• Common Capabilities for Verifiable Credential Lifecycle Management/Combined Phases 3/4 Project – Cyber, Big Data, $400K              
  • Commercializing Verifiable Credentials for Advanced Imports Targeting in Steel & E-Commerce/Phase 4 Project – Cyber, Big Data, $400K                      
  • Interoperable Identity and Credential Life-Cycle Management/Phase 4 – Cyber, $398K                 
  • Chainguard SBOM Generation/Phase 1 Project, – Cyber and SW/System Development, $200K                   
  • Rugged, Reliable, Easy-To-Use Biometric Wearable for DHS Project/Phase 2 – Sensor Technology, $200K      
  • Safeguard And Shield: An Intelligent, Secure, & Scalable Human Performance Solution/Phase 2 Project – Sensor Technology, $200K
  • TestifySec JUDGE/Phase 1, – Cyber $200K
  • Flood Data Collection and Analysis/Phase 1 Project – Big Data, $200K
  • Automatic SBOM Generation Via Dynamic Analysis/Phase 1 Project – Big Data, Cyber, $200K                     
  • Mobile Software Supply Chain Security In 3rd Party SDKS/Phase 1 Project, – Cyber $200K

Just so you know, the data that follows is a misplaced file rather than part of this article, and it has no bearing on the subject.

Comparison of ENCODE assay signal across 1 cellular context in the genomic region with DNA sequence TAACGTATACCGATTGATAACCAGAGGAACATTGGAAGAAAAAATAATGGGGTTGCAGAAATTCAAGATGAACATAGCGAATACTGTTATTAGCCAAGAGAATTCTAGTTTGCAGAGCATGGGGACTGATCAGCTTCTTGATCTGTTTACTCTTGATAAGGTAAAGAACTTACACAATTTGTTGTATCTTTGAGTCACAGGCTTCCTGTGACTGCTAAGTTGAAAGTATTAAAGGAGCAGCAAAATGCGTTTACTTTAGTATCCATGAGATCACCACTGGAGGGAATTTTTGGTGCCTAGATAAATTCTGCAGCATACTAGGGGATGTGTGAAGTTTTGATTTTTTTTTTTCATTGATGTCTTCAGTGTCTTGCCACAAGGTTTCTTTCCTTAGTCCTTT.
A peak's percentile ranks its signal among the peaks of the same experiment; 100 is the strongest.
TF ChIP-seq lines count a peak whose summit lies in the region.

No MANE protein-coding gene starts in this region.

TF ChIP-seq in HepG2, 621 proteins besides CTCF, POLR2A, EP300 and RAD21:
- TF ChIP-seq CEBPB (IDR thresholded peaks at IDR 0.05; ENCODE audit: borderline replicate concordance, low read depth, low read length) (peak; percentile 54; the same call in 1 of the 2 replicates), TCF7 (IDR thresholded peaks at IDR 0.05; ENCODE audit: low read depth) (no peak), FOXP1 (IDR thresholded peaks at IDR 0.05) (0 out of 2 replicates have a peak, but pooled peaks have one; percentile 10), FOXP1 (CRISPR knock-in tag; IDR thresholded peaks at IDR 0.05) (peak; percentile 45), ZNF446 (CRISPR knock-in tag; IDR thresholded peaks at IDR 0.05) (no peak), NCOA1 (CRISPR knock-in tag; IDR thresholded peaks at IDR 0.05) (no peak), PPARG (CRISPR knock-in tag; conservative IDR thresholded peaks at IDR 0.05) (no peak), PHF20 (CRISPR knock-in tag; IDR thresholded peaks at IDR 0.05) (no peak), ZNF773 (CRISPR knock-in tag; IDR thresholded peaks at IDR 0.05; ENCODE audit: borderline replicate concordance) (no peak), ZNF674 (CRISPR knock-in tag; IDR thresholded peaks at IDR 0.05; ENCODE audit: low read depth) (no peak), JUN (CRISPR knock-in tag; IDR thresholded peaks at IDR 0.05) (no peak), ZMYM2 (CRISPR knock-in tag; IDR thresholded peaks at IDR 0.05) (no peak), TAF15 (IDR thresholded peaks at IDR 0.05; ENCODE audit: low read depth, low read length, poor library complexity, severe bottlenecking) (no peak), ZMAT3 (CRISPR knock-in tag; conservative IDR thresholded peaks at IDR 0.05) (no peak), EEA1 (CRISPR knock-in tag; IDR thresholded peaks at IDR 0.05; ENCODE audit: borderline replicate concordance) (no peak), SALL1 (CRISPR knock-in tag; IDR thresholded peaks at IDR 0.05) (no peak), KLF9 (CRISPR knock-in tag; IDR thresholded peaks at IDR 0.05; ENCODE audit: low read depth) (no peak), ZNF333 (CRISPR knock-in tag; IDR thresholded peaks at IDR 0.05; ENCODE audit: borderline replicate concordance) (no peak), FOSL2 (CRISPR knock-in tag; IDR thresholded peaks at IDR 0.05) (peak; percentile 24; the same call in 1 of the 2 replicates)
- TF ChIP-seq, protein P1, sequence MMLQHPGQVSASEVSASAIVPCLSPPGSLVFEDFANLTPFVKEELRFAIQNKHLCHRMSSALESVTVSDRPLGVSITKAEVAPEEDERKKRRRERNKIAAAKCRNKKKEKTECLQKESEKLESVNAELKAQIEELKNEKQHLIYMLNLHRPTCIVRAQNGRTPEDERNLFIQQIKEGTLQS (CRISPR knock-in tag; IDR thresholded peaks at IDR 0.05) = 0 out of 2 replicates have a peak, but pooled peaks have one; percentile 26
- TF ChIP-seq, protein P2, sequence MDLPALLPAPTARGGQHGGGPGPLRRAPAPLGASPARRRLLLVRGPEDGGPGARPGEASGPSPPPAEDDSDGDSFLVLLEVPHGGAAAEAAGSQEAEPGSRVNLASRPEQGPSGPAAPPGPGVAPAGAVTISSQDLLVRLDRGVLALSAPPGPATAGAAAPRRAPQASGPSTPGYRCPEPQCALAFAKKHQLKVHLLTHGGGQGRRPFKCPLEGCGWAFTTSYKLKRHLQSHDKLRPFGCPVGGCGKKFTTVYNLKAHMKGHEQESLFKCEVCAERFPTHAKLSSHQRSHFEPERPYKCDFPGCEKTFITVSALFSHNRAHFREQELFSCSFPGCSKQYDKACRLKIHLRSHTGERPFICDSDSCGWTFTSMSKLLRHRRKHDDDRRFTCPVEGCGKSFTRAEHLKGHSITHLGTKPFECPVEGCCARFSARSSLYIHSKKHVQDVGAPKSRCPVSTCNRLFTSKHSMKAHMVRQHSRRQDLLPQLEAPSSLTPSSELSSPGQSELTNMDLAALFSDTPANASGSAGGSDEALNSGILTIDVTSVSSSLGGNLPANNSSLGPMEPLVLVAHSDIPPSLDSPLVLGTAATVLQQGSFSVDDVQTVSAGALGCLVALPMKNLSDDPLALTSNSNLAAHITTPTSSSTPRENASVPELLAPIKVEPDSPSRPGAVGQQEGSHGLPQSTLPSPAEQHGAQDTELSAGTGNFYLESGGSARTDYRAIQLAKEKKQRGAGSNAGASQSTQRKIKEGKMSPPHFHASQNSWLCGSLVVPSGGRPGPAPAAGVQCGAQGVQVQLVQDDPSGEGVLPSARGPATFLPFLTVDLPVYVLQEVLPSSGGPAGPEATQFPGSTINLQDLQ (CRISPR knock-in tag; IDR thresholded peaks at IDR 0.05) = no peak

• Property Algorithmic Screening System (PASS) Project/Phase 4 – AI/ML, $200K
  • Robust Identification of Events and Persons of Interests Through Non-Biometric Tracking/Phase 2 – Sensor Technology, $200K
  • FloodMapp - Real-Time Flood Data & Analytics - Before, During, After/Phase 2 Project – Big Data, $200K
  • Recursive Evaluation of Security in Soft Targets (RESIST) With Lookback and Lookforward/Phase 1 Project – AI/ML, $200K
  • Automated Gathering of OSINT Related to Biological and Other Threats/Phase 4 – Sensor Technology, AI/ML, $199K
  • AI-Powered Bottom-Up SBOM Generation Platform/Phase 1 – AI/ML, $199K
  • Floodbase/Phase 2 Project – Big Data, $198K
  • Scribe Security/Phase 1 Project – Cyber, $198K

Final Thoughts

While DHS’s use of OTA contracts for its IT innovation efforts is small by comparison with the DoD, the variety of programs listed above, and the technologies involved, point to a healthy and growing use of this acquisition tool to meet pressing mission objectives across the department and its diverse agencies. This diversity of mission application and the sustained use over the period supports an expectation of even greater use of IT OTAs at DHS going forward.